Continental Army

Continental Army




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Continental Army


Before the American Revolution, America was without a permanent military. At the time, they relied on small militias. Unfortunately, after 15 years of peace, many of the militias became social clubs that were known for excessive drinking. The minutemen would soon change all of this, returning discipline to the ranks. Then as the embers of revolution burned brighter and brighter the minutemen in some towns began training as often as 4 times a week. Among the best trained was the Concord militia which required its men to enlist for a period of 10 months. They trained between 2 and 3 days a week. During this extensive training the minutemen learned how to move as a unit. At the same time they learned to obey 50 separate orders. The minutemen were each given a musket, bayonet, and 30 rounds of ammunition. Historical records tell us that by 1775 only half of them had bayonets, and that many preferred hatchets, a weapon they had seen the Indians used quite effectively. Approximately, 30% of the Minutemen were veterans, having fought in the French Indian War. Minutemen practiced volleying in ranks, the front row knelt on one knee, as the other two ranks fired standing. They shot until a drum beat told them to stop.

On June 14, 1775, on the eve of the Revolutionary War, the Continental Congress established the Continental Army under the leadership of General George Washington, Commander-in-Chief. Soldiers in the Continental Army were paid $7.00 a month. Congress specified that their uniforms be brown. However, most wore civilian clothing until shipments of uniforms begin arriving from France in 1778. The uniforms had brown and blue coats with red facings. It was not uncommon for them soldiers to go barefoot. The cost of the uniform was deducted from their check. At first they used every size and shape gun imaginable. However, with the support of the French government and some American arms makers, the chief weapon became the flintlock musket with an attached bayonet. The muskets shot a lead ball in a paper cartridge that had been prepared by the shooter. Muskets had a range of no more then 100 yards. At this time efficient and rapid volley firing determined the outcome of most battles. Soldiers were taught to load an fire 15 times in 3 minutes and 45 seconds, or about once every 15 seconds.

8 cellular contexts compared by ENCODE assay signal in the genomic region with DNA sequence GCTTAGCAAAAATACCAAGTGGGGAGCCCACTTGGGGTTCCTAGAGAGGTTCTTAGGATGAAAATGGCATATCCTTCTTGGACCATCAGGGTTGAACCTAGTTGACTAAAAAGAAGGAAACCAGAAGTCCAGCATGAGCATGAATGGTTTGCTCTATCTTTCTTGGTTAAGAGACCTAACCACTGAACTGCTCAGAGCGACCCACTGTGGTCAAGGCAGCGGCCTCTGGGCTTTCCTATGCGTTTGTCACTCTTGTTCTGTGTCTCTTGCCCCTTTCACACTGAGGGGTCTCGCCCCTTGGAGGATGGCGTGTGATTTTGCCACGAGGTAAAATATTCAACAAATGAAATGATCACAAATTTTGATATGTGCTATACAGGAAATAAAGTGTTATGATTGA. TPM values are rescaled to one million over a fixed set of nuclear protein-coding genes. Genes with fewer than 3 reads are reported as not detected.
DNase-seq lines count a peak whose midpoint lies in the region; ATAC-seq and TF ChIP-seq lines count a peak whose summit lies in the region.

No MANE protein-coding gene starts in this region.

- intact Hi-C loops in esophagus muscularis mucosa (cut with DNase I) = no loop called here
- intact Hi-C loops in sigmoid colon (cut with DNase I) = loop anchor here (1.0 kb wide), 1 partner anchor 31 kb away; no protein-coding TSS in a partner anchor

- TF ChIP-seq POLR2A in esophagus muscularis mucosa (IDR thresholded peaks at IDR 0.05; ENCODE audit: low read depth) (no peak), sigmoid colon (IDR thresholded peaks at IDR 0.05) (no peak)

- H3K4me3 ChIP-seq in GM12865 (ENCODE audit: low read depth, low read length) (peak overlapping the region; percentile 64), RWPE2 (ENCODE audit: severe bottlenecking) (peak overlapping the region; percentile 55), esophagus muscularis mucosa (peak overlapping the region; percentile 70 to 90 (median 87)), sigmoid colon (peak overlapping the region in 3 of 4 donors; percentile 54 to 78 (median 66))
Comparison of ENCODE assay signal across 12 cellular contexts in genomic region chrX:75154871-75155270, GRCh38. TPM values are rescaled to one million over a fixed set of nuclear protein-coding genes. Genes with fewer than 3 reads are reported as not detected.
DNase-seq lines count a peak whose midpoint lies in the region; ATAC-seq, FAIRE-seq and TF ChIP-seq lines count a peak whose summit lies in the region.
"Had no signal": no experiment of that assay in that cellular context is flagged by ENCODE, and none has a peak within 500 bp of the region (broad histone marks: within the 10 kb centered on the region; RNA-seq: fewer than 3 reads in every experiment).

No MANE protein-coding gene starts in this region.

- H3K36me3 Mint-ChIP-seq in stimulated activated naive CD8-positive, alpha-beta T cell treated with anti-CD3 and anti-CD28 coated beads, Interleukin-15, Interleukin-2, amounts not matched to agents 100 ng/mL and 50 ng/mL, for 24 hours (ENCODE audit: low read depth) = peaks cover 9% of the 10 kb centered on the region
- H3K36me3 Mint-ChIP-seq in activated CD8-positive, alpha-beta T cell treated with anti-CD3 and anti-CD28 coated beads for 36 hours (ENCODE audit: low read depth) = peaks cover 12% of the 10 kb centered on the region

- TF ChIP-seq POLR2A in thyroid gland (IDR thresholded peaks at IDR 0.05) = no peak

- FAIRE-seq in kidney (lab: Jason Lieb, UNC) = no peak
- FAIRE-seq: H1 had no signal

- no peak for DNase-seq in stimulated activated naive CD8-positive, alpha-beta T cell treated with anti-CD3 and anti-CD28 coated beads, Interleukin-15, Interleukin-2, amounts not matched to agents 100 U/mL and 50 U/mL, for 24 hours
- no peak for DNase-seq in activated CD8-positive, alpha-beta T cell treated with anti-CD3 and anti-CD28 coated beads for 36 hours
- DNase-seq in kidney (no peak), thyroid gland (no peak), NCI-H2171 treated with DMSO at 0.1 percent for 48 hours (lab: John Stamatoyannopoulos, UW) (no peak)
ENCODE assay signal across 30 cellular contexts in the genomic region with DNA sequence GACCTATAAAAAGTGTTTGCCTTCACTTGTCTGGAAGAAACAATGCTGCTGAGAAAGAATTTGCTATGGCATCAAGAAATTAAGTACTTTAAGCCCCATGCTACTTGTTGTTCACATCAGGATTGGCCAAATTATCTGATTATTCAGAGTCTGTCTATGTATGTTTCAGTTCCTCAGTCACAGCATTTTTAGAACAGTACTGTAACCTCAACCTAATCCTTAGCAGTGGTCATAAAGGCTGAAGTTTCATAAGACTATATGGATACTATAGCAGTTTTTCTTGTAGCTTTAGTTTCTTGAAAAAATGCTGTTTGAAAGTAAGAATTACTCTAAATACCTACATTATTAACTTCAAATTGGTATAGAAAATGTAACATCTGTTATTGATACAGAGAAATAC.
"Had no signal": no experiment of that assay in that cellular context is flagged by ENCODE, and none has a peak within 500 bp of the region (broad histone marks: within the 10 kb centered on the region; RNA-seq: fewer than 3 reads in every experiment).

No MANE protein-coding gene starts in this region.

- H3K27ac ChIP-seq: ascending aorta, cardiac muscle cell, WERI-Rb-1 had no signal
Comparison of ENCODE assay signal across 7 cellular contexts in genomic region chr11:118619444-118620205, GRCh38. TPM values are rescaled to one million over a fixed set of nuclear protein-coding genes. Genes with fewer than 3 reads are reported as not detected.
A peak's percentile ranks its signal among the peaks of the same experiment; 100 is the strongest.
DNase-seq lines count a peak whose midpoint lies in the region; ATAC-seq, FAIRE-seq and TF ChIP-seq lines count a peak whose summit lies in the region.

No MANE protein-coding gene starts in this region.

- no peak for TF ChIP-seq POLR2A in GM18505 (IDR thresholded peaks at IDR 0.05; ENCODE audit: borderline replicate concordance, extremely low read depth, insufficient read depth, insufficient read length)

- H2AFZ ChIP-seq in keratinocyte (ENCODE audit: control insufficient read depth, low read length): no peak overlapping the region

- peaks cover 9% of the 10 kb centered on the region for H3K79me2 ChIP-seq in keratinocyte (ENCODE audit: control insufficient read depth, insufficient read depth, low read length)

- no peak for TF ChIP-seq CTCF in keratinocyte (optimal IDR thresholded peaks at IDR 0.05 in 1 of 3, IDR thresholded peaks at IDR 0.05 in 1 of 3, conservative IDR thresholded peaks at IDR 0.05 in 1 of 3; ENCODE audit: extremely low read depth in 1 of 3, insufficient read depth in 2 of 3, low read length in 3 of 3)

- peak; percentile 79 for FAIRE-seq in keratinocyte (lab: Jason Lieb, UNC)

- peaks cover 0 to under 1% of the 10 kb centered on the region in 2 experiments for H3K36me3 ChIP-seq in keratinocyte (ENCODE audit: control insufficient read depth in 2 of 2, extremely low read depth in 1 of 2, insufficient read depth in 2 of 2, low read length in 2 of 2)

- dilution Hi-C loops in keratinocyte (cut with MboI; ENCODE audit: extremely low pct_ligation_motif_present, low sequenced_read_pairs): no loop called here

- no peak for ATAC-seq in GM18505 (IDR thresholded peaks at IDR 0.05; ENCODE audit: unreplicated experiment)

At the beginning of the Revolutionary War American soldiers had had very little experience using artillery. This was because the Indian Wars had been fought in areas of vast wilderness, and artillery was far to cumbersome. By 1775, foundries in both Pennsylvania and Massachusetts were casting cannons. Then, a couple of years later the Americans would start receiving artillery from the French. Civilians were usually hired to transport the cannons to the battlefield.

The military camps of the Continental Army were deplorable. The winter of 1780 was especially hard at Valley Forge. The soldiers were forced to pitch their tents on ground that was hard ice. Making things even worse was the fact that they lacked winter clothes, and making things even worse the cold winds blew through the crevices of the huts that they had built for shelter. They also lacked food, and dysentery and disease was everywhere. At the same time, no one wanted to be taken prisoner because the conditions were even worse in prison, and being captured meant certain death. A few Continental regiments stood out during the Revolution. Washington had watched as entire regiments flee in the face of danger, but Haslet's Delewares and Smallwood's Marylanders had stood firm in the face of the enemy. They would fight in battles after battles for years until the war's end.